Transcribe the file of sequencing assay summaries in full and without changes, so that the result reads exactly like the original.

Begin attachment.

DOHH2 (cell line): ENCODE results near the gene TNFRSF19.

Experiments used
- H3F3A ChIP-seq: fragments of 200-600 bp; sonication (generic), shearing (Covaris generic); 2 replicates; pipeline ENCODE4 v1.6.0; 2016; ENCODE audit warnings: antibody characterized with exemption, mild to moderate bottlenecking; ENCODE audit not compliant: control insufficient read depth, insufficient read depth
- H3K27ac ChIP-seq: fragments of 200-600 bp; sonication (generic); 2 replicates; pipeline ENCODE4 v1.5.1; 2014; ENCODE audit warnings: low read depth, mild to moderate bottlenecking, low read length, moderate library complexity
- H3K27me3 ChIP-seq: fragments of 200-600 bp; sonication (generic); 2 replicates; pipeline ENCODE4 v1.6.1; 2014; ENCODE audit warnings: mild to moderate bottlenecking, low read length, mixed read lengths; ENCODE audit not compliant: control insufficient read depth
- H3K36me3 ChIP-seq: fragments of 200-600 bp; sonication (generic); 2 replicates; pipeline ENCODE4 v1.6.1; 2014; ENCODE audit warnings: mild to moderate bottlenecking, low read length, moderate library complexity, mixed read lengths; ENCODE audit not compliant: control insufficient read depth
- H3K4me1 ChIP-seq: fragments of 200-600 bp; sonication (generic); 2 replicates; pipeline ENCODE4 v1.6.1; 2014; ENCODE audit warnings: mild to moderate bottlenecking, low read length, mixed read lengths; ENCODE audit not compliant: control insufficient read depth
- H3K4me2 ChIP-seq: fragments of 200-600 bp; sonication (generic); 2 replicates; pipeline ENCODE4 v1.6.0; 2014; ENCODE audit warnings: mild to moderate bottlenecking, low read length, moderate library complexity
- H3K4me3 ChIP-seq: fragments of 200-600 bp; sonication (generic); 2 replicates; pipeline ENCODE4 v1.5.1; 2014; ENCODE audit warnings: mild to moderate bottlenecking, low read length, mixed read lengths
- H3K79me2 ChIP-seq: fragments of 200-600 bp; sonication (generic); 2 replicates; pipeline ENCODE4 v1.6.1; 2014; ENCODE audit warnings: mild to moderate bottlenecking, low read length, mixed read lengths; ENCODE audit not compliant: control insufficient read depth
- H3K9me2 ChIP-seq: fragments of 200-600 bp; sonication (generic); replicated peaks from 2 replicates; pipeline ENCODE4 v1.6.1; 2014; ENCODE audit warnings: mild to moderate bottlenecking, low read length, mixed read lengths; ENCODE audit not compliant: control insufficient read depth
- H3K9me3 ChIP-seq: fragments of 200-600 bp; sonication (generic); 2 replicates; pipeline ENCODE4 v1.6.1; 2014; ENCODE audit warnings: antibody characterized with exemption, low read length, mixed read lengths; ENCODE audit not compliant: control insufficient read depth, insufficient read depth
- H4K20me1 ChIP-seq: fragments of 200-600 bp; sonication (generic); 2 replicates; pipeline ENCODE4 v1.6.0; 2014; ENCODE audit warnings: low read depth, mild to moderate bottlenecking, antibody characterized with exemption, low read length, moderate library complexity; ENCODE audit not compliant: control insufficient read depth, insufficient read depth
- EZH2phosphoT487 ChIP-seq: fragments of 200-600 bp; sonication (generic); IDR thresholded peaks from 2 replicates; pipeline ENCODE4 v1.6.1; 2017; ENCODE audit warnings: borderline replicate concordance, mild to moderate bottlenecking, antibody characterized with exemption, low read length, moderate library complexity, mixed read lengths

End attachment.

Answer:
DOHH2 (cell line): ENCODE results near the gene TNFRSF19.

Experiments used
- H3F3A ChIP-seq: fragments of 200-600 bp; sonication (generic), shearing (Covaris generic); 2 replicates; pipeline ENCODE4 v1.6.0; 2016; ENCODE audit warnings: antibody characterized with exemption, mild to moderate bottlenecking; ENCODE audit not compliant: control insufficient read depth, insufficient read depth
- H3K27ac ChIP-seq: fragments of 200-600 bp; sonication (generic); 2 replicates; pipeline ENCODE4 v1.5.1; 2014; ENCODE audit warnings: low read depth, mild to moderate bottlenecking, low read length, moderate library complexity
- H3K27me3 ChIP-seq: fragments of 200-600 bp; sonication (generic); 2 replicates; pipeline ENCODE4 v1.6.1; 2014; ENCODE audit warnings: mild to moderate bottlenecking, low read length, mixed read lengths; ENCODE audit not compliant: control insufficient read depth
- H3K36me3 ChIP-seq: fragments of 200-600 bp; sonication (generic); 2 replicates; pipeline ENCODE4 v1.6.1; 2014; ENCODE audit warnings: mild to moderate bottlenecking, low read length, moderate library complexity, mixed read lengths; ENCODE audit not compliant: control insufficient read depth
- H3K4me1 ChIP-seq: fragments of 200-600 bp; sonication (generic); 2 replicates; pipeline ENCODE4 v1.6.1; 2014; ENCODE audit warnings: mild to moderate bottlenecking, low read length, mixed read lengths; ENCODE audit not compliant: control insufficient read depth
- H3K4me2 ChIP-seq: fragments of 200-600 bp; sonication (generic); 2 replicates; pipeline ENCODE4 v1.6.0; 2014; ENCODE audit warnings: mild to moderate bottlenecking, low read length, moderate library complexity
- H3K4me3 ChIP-seq: fragments of 200-600 bp; sonication (generic); 2 replicates; pipeline ENCODE4 v1.5.1; 2014; ENCODE audit warnings: mild to moderate bottlenecking, low read length, mixed read lengths
- H3K79me2 ChIP-seq: fragments of 200-600 bp; sonication (generic); 2 replicates; pipeline ENCODE4 v1.6.1; 2014; ENCODE audit warnings: mild to moderate bottlenecking, low read length, mixed read lengths; ENCODE audit not compliant: control insufficient read depth
- H3K9me2 ChIP-seq: fragments of 200-600 bp; sonication (generic); replicated peaks from 2 replicates; pipeline ENCODE4 v1.6.1; 2014; ENCODE audit warnings: mild to moderate bottlenecking, low read length, mixed read lengths; ENCODE audit not compliant: control insufficient read depth
- H3K9me3 ChIP-seq: fragments of 200-600 bp; sonication (generic); 2 replicates; pipeline ENCODE4 v1.6.1; 2014; ENCODE audit warnings: antibody characterized with exemption, low read length, mixed read lengths; ENCODE audit not compliant: control insufficient read depth, insufficient read depth
- H4K20me1 ChIP-seq: fragments of 200-600 bp; sonication (generic); 2 replicates; pipeline ENCODE4 v1.6.0; 2014; ENCODE audit warnings: low read depth, mild to moderate bottlenecking, antibody characterized with exemption, low read length, moderate library complexity; ENCODE audit not compliant: control insufficient read depth, insufficient read depth
- EZH2phosphoT487 ChIP-seq: fragments of 200-600 bp; sonication (generic); IDR thresholded peaks from 2 replicates; pipeline ENCODE4 v1.6.1; 2017; ENCODE audit warnings: borderline replicate concordance, mild to moderate bottlenecking, antibody characterized with exemption, low read length, moderate library complexity, mixed read lengths